Looking at student work to support teacher teams in their writing instruction
While the pandemic created a lot of challenges for our teaching and learning, one opportunity that came out of the work was the urgency for teachers to collaborate. We heard more than ever that teachers were planning and working together to make their teaching load possible.
While things aren’t simple or easy this year, the tendency to want to get back to familiar rhythms and routines, might cause some teachers to set aside this best practice of working together with others. Resist that temptation! Keep collaborating.
One of the best ways we know how to collaborate and grow content knowledge and instructional moves is through looking at student work together.
In this blog we’ll offer a few reasons why we should look at student work together, a protocol that could be a powerful tool to support teachers as they support students in their writing growth and a few suggestions for taking the work into your teaching.
Why look at student work as a team?
Looking at student work together is a powerful tool to support teacher content knowledge and improve instructional practices. Staff developers at Teachers College explain how doing this work around student writing doesn’t just support teachers in understanding what and how to teach. In fact, by looking deeply at student work it actually has a profound impact on student achievement. “we have found that putting student exemplars and checklists into play in the curriculum are what most transform achievement, even more than scoring with rubrics.”
John Hattie and his seminal work around visible learning has made it clear that one of the most important factors in student learning is effective feedback. How else can we provide clear, consistent feedback to students if we aren’t basing it in the actual work that the student is doing?
Additionally, rather than muddle through the middle of stacks of papers alone, doing this work as a team helps teachers to create shared language and common knowledge so that they can all grow and meet the needs of student profiles that might be very similar across their classroom.
What protocols might you use for looking at student work?
Some of you may have skipped ahead to this section in the blog, because you are already convinced that looking at student work is meaningful for you as a teacher and impactful for your students. But the gap you are feeling isn’t the belief in the practice, but the tools to actually put that practice into place in your grade level. A quick google search and you’ll see dozens if not hundreds of samples of LASW protocols. Which ones should you be using?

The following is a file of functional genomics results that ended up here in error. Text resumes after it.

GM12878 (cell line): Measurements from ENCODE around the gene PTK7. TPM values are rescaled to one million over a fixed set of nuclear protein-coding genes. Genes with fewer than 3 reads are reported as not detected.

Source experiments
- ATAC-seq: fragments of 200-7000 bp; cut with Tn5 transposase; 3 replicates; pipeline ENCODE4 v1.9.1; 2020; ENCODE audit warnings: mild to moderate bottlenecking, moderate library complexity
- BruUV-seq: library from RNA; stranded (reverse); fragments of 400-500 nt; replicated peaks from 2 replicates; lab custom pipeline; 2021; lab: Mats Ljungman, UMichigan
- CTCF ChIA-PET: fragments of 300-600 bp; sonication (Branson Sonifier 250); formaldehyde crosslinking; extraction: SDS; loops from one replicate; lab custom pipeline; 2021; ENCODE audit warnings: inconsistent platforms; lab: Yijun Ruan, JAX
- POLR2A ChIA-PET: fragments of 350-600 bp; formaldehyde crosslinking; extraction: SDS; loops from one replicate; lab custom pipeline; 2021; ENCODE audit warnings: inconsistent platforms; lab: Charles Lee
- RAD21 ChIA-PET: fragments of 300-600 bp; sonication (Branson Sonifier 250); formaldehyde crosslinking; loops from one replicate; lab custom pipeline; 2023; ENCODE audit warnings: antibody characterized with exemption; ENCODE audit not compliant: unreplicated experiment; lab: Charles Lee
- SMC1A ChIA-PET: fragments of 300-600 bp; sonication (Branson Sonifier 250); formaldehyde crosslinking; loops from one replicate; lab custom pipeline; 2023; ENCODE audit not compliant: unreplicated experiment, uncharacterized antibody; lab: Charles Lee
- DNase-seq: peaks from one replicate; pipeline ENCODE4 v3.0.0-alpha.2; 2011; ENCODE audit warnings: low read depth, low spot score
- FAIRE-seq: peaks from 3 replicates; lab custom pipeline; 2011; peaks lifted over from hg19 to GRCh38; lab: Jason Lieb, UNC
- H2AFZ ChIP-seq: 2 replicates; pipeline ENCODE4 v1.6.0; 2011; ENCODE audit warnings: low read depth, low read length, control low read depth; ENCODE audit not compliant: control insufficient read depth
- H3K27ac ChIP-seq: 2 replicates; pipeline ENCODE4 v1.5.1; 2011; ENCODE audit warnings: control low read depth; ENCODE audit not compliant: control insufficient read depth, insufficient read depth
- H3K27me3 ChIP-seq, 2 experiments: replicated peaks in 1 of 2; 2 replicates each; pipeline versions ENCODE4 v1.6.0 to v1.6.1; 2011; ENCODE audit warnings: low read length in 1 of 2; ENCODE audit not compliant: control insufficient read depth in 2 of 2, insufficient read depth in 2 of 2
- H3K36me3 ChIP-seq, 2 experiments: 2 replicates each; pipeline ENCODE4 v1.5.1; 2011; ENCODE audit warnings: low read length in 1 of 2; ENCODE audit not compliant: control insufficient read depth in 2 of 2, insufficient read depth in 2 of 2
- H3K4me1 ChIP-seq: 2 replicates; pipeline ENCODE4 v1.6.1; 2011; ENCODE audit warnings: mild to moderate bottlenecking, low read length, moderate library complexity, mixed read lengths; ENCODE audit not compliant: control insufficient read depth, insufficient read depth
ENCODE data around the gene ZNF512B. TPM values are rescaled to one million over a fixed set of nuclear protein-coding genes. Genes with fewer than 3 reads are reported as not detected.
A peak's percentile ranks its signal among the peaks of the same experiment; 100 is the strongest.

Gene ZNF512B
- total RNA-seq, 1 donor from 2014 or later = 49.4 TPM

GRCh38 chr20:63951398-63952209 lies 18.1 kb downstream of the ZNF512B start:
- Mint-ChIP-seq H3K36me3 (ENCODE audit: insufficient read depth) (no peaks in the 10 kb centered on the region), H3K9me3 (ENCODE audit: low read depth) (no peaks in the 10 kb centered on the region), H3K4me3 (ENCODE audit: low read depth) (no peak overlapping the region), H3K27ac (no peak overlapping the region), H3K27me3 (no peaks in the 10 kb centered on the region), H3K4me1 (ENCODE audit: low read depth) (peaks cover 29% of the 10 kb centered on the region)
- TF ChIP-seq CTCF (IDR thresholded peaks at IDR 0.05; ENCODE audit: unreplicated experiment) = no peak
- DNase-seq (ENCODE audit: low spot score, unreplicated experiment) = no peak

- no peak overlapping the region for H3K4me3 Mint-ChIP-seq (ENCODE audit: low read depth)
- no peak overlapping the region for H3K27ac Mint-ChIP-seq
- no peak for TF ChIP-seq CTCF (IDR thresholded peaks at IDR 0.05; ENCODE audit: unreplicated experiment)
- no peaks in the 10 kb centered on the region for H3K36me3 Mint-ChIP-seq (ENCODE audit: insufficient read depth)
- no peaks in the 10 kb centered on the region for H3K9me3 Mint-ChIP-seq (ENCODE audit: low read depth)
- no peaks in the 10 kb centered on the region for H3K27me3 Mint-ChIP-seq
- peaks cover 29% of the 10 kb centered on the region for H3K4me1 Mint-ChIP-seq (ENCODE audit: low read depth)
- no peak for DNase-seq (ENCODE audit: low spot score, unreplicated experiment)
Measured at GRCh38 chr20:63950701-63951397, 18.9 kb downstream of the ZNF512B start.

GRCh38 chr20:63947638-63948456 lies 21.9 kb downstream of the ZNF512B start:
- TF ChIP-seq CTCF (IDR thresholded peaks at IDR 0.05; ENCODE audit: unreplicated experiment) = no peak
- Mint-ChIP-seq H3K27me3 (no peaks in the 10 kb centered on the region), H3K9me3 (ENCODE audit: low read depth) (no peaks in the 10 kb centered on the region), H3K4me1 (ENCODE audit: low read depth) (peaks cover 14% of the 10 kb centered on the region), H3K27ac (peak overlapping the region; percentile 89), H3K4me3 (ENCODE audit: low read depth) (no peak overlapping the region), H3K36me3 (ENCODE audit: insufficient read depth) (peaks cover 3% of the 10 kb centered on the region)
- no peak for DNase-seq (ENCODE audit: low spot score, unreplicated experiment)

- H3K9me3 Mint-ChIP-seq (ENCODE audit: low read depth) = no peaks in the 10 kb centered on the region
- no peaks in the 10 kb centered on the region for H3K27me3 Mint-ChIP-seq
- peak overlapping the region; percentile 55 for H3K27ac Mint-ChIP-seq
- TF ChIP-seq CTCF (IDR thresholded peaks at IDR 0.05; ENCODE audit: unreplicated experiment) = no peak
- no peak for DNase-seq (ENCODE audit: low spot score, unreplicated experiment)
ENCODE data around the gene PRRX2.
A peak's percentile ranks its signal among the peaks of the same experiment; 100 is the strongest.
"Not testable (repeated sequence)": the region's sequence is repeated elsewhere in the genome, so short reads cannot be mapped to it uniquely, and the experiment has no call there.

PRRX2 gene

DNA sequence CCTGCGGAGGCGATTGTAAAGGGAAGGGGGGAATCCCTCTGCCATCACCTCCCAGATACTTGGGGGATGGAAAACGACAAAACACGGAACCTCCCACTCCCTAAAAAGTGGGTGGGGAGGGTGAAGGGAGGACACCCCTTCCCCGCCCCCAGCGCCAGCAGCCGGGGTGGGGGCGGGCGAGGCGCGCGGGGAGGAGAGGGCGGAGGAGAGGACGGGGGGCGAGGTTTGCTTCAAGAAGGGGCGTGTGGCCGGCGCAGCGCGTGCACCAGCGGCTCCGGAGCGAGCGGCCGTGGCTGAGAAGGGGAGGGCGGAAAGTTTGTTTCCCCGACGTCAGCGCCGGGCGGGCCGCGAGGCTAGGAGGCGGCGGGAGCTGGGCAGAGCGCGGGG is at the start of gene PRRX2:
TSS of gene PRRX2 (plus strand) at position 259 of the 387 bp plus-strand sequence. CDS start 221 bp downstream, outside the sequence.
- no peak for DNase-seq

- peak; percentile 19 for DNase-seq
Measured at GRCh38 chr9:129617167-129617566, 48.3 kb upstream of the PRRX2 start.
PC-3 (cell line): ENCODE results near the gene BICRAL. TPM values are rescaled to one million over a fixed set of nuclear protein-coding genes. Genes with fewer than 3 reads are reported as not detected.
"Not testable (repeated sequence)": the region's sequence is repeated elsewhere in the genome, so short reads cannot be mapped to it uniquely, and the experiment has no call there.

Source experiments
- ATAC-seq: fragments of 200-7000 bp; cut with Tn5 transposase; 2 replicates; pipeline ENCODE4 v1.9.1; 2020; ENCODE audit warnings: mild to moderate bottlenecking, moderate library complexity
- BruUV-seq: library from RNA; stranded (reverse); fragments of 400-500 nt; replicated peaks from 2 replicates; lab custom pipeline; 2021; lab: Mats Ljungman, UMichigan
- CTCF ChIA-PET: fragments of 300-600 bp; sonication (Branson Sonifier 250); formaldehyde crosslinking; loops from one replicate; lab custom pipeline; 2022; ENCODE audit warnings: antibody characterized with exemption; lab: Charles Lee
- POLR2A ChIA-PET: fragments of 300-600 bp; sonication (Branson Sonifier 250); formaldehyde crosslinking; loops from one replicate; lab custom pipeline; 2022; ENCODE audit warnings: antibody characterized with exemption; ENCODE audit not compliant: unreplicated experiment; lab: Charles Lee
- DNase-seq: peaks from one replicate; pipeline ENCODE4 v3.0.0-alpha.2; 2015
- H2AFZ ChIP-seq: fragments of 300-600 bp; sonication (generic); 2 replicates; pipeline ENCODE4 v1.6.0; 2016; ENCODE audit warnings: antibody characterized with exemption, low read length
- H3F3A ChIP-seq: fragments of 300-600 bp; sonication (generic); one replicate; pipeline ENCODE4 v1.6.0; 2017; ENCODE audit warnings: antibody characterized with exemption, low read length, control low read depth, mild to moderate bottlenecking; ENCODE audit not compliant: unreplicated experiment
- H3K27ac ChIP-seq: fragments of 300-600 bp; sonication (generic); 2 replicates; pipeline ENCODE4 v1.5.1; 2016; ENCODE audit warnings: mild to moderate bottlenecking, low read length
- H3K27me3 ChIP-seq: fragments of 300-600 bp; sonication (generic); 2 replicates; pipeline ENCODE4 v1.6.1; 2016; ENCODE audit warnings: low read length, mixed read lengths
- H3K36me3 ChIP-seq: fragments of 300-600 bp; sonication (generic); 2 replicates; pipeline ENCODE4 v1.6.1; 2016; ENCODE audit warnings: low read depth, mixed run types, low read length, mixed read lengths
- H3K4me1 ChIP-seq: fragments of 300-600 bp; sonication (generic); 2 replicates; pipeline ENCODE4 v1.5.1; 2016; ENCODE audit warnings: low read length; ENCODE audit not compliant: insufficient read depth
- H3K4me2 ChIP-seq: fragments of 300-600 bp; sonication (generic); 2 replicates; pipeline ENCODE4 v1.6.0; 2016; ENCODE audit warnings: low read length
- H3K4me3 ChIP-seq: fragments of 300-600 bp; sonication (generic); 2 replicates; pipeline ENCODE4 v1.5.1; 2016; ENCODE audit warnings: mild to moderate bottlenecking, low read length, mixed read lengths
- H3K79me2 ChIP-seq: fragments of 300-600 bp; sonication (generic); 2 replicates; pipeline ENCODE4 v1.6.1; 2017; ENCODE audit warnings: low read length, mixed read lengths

Many protocols might work great for your purposes, but we’d like to offer a simple protocol that we adapted from TCRWP on how to do “thin-slicing” on student writing. This protocol is working great in grades k-5 in the schools where we are coaching.
One step we hope you will notice and implement in the protocol is the creation of micro-progressions. Doing this work as a grade level team is so helpful in growing deep content knowledge so that you can notice, name and demonstrate what students should be able to do in their own work. Here are a few samples of micro-progressions that we have made in this work:
How do you take what you learn and use it for instruction?
Going through a Thin Slicing Protocol will help you create small groups so that you can match your instruction to students strengths and areas of growth. You now have named ways that students need to grow and so you can start teaching into that right away – giving the specific feedback that students need.
However, the creation of micro-progressions will not just help place your students in small groups for targeted instruction, but these micro-progressions can be used with kids to help them implement the skills that are necessary to grow along the continuum.
This short video shows how a teacher uses the micro-progression she created with students in a small group in order to help them self assess their own writing, set goals and get to work on that shift.
We hope that this short blog encouraged and equipped you to get together with your grade level colleagues and bring a pile of student work with you. Use the thin slicing protocol, create a micro-progression based on a common goal, sort into your small groups and start teaching your students with specific interventions based on their needs.
We are cheering you on! Need more coaching around this work? Contact us! We would love to hear from you.
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